Seat belt - preventive health care
21 October, 2010
Seat belt - preventive health care

I cannot remember a time while visiting Georgia that I didn’t witness or hear about some car accident. A young driver, an older driver, male or female!  Doesn’t matter really, this kind of news was always bad news.  I especially felt like this was an appropriate topic since I recently learned my Aunt was in a viscous automobile accident.  Thanks God she is safe, but she would have been better off if she had worn her seatbelt.  These “accidents” as we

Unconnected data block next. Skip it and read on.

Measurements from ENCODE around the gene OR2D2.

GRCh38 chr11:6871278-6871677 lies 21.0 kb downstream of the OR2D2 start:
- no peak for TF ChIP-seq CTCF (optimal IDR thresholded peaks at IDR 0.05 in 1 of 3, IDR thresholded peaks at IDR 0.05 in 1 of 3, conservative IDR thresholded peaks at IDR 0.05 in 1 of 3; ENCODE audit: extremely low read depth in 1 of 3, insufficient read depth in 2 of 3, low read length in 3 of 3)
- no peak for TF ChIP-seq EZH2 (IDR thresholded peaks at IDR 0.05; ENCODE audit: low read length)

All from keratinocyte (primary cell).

like to call them, or lapses in judgment are either caused by a drunk driver or it was the woman’s fault (if she happens to be behind the wheel), but from what I myself have witnessed, I want to assume that it’s mostly to do with fits of road rage.  My Aunt could have sustained fewer injuries if she had worn her seat belt.  And one of my best friends who I grew up with would be alive today if he had worn his.  Seat belts are designed for a reason; they save lives, or can improve you quality of life even if you had a collision.  It’s designed for safety, a huge concern when it comes to health.  Why to have good health if you’re not being safe and you live haphazardly? I want to stress that seat belt use is a preventive health care action within public health. Clearly, a credible health and safety message is not being communicated effectively to our respective communities. There is a number of possible solutions, including: recognition of the role that health care providers play in shaping our attitudes and subsequent behavior in terms of prevention of disease and injury, educating physicians and health care providers to routinely recommend seat belt use especially for children, culturally appropriate educational safety programs, an improved relationship between law enforcement and communities, and zero tolerance for nonuse of seat belts.  That sounded like it came out of a text book, didn’t it?  Sometimes we have to approach a topic with “text-book” seriousness.  Every time I drive, the first thing I do is put my seat belt on.  First of all because I’m scared the police will see me and fine me.  I should fear for my health more, but when the law attacks my wallet I obey!  Works well, hopefully some wise guy in Georgia adopts the same premise.

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